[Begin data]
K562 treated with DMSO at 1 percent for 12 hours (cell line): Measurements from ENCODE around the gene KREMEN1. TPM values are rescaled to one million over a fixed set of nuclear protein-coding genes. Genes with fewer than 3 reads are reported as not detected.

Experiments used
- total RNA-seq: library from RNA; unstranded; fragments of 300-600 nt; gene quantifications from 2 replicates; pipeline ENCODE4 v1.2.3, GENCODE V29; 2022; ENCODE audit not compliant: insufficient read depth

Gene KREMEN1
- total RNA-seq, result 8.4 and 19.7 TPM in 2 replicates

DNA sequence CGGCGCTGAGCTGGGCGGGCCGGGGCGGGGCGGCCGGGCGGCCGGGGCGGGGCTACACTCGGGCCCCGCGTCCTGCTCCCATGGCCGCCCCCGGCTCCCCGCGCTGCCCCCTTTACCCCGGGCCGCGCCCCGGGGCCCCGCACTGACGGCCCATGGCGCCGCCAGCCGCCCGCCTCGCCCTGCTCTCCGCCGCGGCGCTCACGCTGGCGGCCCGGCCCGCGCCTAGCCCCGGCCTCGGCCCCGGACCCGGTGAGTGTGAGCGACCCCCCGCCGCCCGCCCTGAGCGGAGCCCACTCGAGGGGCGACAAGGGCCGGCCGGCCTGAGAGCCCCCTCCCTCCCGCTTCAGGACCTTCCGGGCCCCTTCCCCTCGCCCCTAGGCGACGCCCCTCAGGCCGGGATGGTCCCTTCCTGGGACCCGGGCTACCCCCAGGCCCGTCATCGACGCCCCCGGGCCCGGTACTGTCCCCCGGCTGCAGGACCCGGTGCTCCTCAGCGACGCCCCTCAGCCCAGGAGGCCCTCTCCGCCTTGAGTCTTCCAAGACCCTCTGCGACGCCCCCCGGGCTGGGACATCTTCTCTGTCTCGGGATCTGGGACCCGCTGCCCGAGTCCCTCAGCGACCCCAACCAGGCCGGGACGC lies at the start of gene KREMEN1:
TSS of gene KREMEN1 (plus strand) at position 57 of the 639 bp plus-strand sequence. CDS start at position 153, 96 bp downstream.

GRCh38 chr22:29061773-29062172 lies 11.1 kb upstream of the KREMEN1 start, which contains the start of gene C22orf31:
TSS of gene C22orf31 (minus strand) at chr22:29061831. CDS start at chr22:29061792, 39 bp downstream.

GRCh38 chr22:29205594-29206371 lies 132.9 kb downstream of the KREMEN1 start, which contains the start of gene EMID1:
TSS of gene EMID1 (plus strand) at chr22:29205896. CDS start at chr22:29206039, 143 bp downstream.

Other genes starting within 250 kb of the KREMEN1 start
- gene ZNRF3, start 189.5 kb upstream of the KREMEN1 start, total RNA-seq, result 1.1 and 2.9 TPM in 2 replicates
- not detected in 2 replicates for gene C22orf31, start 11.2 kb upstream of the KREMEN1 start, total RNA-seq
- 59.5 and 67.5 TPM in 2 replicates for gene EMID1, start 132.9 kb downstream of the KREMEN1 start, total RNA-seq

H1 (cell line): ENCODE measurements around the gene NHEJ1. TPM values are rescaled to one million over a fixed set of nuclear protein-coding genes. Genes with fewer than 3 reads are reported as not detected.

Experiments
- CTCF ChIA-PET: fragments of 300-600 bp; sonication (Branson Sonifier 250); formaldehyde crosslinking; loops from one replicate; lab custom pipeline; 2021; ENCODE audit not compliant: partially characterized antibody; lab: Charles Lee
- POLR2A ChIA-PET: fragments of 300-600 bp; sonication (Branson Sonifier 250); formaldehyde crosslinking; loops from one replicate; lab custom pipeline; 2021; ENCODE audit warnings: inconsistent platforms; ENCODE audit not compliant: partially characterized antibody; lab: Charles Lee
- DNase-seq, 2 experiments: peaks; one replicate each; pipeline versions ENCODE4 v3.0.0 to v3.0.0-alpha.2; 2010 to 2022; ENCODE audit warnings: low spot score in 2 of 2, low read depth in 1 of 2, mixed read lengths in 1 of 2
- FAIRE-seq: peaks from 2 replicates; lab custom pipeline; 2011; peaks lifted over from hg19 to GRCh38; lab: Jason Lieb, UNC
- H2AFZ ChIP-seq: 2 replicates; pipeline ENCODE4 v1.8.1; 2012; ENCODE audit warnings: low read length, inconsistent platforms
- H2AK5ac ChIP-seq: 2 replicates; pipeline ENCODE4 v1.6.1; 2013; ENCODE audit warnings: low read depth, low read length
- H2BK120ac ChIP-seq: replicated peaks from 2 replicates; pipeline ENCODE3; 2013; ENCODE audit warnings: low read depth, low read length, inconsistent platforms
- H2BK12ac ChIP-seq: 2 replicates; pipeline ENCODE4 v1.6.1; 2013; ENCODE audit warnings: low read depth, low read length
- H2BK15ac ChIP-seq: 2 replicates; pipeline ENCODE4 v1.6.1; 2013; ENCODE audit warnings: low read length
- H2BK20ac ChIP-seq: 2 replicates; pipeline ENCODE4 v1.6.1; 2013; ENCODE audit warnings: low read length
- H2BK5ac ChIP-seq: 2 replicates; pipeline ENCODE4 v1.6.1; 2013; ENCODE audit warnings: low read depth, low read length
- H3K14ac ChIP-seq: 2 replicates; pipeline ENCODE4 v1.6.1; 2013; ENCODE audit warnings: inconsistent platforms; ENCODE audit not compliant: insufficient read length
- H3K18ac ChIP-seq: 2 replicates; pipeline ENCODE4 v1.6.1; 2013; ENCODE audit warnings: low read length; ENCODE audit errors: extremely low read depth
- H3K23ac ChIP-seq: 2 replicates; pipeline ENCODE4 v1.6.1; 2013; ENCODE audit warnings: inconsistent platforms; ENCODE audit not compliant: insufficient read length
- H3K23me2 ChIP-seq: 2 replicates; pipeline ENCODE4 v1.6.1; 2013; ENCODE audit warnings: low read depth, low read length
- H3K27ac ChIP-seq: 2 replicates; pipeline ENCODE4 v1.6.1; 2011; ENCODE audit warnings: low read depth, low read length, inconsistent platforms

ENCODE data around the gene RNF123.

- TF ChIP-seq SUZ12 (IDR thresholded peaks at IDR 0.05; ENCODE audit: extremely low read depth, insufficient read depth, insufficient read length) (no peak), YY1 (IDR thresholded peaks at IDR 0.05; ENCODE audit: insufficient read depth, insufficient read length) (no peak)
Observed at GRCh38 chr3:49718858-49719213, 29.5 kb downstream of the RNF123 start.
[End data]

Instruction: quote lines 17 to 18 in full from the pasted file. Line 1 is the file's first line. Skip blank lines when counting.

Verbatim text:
Experiments
- CTCF ChIA-PET: fragments of 300-600 bp; sonication (Branson Sonifier 250); formaldehyde crosslinking; loops from one replicate; lab custom pipeline; 2021; ENCODE audit not compliant: partially characterized antibody; lab: Charles Lee